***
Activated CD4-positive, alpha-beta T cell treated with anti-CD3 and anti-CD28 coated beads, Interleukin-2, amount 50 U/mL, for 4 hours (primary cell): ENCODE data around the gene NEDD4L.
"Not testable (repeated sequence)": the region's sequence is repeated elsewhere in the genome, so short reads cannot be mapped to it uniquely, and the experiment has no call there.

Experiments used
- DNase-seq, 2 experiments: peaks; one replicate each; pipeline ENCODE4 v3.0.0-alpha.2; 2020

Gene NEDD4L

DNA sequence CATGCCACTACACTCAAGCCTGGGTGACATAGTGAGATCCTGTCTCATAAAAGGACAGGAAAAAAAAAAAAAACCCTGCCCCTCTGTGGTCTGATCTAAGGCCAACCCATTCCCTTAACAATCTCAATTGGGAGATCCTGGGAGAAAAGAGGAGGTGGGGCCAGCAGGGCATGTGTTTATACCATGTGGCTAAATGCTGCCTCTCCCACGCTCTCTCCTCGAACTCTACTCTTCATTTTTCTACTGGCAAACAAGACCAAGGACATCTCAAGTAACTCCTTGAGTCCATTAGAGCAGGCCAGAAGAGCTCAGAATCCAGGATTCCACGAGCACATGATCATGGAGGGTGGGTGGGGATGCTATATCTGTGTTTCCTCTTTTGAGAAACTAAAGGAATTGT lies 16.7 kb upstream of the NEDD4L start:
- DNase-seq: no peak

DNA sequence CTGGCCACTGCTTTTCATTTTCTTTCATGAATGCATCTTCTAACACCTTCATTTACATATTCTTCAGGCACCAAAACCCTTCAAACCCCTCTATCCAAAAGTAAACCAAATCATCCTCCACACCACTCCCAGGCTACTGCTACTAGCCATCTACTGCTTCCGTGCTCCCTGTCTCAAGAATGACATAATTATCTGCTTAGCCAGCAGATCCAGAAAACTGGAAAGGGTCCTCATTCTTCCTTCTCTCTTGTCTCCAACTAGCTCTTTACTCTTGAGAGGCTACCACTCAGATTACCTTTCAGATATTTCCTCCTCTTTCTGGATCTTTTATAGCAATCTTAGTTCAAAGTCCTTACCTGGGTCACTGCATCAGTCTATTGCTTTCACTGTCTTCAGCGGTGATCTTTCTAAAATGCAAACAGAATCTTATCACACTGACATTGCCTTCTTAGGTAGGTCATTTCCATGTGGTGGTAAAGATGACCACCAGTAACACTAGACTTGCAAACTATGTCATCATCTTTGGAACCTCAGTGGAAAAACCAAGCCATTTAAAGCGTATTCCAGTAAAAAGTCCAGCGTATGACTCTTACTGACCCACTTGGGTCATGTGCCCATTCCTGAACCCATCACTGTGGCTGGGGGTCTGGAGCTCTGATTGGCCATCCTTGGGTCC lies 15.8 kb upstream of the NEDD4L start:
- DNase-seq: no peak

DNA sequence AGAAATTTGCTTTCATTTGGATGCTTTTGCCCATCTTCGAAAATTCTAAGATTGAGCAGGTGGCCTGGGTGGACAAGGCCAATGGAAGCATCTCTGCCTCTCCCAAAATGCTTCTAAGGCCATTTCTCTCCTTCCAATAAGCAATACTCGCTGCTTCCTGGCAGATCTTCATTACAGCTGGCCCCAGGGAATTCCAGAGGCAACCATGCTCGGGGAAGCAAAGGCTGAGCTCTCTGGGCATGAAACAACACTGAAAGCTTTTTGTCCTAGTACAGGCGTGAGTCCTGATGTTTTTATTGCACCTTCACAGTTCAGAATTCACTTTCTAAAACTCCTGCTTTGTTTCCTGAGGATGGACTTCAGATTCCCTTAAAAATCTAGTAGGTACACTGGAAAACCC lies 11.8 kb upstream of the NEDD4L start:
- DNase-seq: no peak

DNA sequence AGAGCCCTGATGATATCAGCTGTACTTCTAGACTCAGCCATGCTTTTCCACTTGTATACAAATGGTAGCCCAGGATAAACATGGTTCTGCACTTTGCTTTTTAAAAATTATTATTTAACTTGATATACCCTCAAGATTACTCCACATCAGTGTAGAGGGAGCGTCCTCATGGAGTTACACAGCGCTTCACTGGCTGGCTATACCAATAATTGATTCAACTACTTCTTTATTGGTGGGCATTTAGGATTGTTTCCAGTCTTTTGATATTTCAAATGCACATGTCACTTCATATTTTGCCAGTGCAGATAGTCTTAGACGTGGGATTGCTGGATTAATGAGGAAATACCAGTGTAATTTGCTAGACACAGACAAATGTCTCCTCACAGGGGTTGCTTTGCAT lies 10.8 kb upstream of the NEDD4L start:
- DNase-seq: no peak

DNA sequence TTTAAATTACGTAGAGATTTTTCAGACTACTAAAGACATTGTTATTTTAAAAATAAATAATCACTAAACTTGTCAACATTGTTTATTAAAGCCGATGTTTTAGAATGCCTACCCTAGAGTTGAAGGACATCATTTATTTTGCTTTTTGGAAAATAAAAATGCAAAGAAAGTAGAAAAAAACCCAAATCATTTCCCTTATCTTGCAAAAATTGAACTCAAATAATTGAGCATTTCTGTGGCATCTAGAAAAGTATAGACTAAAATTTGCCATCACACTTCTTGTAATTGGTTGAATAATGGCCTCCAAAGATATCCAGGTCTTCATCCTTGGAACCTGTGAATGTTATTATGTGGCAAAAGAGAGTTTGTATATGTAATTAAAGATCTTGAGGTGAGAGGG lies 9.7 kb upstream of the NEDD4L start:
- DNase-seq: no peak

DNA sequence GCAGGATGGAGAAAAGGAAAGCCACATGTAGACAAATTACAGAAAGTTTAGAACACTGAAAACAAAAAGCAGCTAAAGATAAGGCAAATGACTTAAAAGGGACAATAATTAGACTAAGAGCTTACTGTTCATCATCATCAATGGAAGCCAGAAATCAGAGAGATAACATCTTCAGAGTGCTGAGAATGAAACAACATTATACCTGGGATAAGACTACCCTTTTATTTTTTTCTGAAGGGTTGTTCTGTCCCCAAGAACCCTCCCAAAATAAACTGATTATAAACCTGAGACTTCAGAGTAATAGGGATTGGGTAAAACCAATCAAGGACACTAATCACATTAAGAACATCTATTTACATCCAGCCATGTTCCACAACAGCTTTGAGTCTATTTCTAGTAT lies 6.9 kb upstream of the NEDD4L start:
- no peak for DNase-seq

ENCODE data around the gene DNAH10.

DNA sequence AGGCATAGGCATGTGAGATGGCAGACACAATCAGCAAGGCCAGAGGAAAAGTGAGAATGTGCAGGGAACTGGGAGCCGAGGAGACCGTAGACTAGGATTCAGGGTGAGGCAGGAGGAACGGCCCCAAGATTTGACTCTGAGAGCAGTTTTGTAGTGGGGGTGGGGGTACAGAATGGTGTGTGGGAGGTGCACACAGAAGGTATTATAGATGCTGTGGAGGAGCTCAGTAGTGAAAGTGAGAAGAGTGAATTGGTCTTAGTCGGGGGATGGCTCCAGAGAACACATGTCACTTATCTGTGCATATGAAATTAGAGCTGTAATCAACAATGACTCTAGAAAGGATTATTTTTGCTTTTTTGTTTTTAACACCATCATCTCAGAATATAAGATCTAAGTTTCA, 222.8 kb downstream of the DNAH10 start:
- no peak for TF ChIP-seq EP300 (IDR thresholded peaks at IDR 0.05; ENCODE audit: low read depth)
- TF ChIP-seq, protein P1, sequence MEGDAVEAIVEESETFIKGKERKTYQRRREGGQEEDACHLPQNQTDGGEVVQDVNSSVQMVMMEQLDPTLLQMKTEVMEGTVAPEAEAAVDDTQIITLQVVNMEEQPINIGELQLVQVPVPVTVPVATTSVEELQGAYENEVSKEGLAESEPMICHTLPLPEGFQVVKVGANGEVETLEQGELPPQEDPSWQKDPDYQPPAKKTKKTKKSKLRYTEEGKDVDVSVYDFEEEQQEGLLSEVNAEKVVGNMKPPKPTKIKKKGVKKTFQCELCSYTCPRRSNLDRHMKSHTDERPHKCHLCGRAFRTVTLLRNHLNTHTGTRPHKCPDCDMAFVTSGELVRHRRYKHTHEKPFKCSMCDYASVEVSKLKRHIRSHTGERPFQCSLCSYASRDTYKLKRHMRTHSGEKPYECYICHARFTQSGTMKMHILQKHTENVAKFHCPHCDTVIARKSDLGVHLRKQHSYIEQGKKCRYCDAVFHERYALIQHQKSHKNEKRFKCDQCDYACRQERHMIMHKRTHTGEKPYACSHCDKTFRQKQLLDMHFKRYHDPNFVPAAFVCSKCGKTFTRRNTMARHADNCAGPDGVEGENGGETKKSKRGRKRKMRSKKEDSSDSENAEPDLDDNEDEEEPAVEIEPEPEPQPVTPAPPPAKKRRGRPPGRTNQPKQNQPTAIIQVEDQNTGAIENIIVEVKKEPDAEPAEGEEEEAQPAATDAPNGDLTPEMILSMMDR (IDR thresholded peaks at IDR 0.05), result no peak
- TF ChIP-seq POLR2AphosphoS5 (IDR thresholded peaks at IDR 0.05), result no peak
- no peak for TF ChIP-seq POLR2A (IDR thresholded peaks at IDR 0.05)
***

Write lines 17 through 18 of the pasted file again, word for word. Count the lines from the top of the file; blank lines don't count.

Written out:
- no peak for DNase-seq

ENCODE data around the gene DNAH10.